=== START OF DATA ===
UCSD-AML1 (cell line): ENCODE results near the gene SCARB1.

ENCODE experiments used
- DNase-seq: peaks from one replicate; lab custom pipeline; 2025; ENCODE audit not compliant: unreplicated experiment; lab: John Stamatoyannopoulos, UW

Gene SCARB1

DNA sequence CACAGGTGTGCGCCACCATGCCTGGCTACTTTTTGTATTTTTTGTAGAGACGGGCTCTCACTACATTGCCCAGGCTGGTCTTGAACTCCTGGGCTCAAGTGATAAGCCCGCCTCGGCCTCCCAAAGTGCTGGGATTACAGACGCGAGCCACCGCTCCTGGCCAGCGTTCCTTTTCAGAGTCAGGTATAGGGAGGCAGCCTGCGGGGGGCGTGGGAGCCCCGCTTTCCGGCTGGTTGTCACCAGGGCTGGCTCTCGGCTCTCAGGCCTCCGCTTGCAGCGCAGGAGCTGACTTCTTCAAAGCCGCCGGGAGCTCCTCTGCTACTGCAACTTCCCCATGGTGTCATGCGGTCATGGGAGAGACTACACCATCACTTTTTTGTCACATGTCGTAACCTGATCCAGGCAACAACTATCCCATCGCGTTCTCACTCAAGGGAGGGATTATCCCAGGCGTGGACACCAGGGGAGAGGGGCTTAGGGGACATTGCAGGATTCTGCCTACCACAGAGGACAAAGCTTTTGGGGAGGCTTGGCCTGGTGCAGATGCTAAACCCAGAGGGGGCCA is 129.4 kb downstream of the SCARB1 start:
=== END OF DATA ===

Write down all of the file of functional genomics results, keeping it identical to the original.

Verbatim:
UCSD-AML1 (cell line): ENCODE results near the gene SCARB1.

ENCODE experiments used
- DNase-seq: peaks from one replicate; lab custom pipeline; 2025; ENCODE audit not compliant: unreplicated experiment; lab: John Stamatoyannopoulos, UW

Gene SCARB1

DNA sequence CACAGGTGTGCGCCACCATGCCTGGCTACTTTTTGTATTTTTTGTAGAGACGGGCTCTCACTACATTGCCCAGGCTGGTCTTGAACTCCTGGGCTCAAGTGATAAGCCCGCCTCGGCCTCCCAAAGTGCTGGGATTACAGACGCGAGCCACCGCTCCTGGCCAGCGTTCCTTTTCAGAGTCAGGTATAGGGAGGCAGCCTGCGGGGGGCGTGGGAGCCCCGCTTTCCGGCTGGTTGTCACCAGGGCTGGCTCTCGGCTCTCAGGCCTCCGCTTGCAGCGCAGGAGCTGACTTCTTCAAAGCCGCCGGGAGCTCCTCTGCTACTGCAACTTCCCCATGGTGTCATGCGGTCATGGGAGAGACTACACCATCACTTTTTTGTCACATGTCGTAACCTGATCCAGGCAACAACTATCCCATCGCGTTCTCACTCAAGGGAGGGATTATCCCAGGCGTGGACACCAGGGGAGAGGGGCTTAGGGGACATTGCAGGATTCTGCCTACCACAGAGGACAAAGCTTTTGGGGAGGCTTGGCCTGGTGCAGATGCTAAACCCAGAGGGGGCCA is 129.4 kb downstream of the SCARB1 start: